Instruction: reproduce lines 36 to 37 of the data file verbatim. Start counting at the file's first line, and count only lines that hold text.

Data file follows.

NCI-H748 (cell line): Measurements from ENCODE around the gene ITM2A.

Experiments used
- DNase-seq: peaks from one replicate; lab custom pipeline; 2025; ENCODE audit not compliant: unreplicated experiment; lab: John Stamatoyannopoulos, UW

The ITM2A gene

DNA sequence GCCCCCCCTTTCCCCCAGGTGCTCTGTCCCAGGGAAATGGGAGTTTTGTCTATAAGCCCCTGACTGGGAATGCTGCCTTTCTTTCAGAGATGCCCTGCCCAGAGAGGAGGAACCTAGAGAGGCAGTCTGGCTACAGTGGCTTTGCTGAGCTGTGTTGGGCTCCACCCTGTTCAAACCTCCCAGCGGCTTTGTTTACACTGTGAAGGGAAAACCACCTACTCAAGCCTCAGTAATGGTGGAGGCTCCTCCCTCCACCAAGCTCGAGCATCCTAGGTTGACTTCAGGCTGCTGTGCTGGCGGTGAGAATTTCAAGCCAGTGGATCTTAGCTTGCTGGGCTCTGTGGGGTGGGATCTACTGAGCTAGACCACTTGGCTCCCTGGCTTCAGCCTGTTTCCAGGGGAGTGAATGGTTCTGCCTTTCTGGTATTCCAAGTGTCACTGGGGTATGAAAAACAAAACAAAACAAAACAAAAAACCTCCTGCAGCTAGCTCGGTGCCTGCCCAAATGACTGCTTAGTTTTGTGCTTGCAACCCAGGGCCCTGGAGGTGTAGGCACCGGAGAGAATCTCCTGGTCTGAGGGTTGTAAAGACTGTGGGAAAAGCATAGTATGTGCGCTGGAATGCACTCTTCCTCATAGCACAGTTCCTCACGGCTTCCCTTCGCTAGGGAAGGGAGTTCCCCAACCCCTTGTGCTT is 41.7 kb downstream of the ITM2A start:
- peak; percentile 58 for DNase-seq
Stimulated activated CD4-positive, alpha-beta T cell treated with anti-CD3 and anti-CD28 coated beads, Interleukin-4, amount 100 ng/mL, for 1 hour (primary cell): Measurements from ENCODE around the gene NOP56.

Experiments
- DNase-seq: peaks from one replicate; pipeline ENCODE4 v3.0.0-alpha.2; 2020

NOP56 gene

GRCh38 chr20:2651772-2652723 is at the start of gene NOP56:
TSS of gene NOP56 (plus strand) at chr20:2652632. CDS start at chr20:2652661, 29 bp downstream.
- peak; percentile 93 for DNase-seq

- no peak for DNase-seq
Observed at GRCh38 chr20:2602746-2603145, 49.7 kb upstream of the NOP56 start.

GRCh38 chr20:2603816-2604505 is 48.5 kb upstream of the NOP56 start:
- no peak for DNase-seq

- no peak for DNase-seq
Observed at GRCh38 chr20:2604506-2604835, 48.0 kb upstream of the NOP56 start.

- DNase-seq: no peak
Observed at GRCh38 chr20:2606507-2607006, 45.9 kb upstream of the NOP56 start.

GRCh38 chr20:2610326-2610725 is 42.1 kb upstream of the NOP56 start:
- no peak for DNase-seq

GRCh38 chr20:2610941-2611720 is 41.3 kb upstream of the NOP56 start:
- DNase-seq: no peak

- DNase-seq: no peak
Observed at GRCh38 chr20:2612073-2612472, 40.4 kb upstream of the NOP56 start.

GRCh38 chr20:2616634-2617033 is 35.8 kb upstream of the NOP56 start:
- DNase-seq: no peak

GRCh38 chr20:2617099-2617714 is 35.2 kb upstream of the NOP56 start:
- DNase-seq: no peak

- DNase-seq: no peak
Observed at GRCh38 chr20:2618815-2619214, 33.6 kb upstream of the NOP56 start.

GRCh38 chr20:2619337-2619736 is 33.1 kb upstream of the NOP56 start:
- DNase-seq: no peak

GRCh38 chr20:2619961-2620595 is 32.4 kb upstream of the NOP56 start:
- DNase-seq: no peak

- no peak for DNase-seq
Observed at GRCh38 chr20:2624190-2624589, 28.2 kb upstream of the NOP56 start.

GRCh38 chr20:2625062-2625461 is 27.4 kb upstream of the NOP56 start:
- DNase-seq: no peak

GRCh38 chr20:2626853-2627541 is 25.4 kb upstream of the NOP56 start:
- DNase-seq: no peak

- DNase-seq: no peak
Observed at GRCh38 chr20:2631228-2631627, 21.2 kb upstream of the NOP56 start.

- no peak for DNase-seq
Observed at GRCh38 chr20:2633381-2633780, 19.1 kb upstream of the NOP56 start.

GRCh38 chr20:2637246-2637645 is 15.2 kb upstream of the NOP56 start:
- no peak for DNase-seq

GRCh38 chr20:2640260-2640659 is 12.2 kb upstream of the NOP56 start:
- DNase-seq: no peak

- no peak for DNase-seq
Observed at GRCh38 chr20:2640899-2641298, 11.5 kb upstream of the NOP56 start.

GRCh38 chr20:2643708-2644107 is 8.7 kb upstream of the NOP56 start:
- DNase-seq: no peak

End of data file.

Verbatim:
GRCh38 chr20:2619961-2620595 is 32.4 kb upstream of the NOP56 start:
- DNase-seq: no peak